Photography studio, gallery and training complex

The Scooby Doo Effect – by Nick Shale (part 2)

So here’s the second part of Nick Shale’s wonderful little Photoshop trick…

10.  I want to make the sky in this image appear more brooding and menacing in order to give the image a bit more of a dramatic flourish, so I’ve turned the rain effect layer off for the time being and have selected the sky around the house using combination of magic wand and polygonal lasso tools, and then deleted it.

12.    Back onto google images and quickly found a suitable thunder storm skyline picture at a high resolution which I’m going to drop in behind the Victorian house layer and use as my stormy sky for this picture.

13.   I’ve done the same with the thunder storm image as I originally did with the image of the Victorian House. I’ve desaturated the colour so the image is black & white. Then I’ve gone into ‘image’ then ‘Adjust image’ then ‘Shadows and Highlights. Set ‘Lighten Shadows’ to 0% ‘Darken Highlights’ to 47% and ‘Midtone Contrast’ to +98%. This really makes the forked lightening stand out against a dark and brooding sky.


14.    I’ve now added this thunderstorm image as a layer to the composition I’m working on. I’ve positioned the layer behind the Victorian House layer so it now acts as the raging thunder storm for this picture.

15.   I’ve now made the rainfall layer visible again to see how the final composition looks. It’s all there but it still looks a bit flat and lifeless.

16.   I’ve added a few more flourishes to make this picture stand out and give it a bit of drama and mystery to it. Firstly, using the ‘Dodge’ tool I’ve brightened up the lightening forks in the sky layer to make them really stand out and add more contrast to the house. I used a fairly large brush size for this and just experimented until I was happy with the result. I then decided to make it appear as if a light was on in one of the windows in the house. I did this my selecting the house layer, choosing the window I wanted to add the effect to,  then with the polygonal lasso tool I drew a mask until I had the shape of the window panes. I then created a new layer with the mask and filled them with White using the paint bucket tool. I then tried adding an outer glow effect to this to give the effect of light spilling out from the window, but the results were not what I hoped for, so instead I used the Dodge tool again and lightened the area around the window on the house, and that gave me the effect I was looking for.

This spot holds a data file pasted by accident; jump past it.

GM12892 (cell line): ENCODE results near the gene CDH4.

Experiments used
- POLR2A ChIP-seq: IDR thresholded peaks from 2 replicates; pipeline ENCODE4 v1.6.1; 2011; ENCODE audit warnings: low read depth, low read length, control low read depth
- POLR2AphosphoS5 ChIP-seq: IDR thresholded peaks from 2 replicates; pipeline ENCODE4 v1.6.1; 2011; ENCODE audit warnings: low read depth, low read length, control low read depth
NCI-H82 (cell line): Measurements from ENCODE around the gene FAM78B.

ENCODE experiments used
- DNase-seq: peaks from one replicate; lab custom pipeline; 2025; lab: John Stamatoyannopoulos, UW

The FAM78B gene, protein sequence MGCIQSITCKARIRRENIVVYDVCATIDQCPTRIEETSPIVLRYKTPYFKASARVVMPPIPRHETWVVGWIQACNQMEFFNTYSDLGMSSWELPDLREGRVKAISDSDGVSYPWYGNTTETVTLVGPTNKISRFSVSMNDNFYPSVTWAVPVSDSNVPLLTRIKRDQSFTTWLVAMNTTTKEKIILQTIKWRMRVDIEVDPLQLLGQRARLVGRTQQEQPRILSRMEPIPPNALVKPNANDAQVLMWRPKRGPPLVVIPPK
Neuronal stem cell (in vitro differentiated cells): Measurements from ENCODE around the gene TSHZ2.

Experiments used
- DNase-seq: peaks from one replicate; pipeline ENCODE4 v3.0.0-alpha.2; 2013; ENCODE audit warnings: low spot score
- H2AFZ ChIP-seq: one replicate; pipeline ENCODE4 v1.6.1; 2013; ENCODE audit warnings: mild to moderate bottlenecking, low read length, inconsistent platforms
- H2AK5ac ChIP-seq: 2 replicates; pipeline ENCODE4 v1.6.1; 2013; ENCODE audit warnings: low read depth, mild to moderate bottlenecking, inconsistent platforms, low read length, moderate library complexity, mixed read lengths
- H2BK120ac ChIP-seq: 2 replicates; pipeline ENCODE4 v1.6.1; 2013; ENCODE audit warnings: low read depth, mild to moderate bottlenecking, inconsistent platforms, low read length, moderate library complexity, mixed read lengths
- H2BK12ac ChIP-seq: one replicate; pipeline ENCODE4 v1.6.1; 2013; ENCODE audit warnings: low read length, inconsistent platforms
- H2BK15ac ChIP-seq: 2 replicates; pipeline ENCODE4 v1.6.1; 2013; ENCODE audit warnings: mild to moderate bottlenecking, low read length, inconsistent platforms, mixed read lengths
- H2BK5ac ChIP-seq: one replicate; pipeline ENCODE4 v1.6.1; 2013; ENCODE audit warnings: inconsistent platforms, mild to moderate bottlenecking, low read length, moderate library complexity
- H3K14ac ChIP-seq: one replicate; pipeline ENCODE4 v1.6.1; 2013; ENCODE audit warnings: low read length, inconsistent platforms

17. Finally, I made the rainfall layer visible again, made a few minor tweaks to the contrast of the house…and voila! A suitably scary looking house that even Scooby Doo and co would think twice about investigating!

Don’t worry if your results aren’t perfect first time. It took me numerous attempts before I got this right and was happy with the end result. Just have fun with it and keep making adjustments until you’ve a result you’re happy with.

Hope you’ve found this useful, and if anyone give it a go, please post up your work as I’d love to see your results.

Cheers, Nick Shale.


As previously mentioned, Nick will be imparting his Photoshoppery wisdom at our forthcoming “Masterclass: Photoshop Tricks with Nick Shale” event. Date will be announced shortly.


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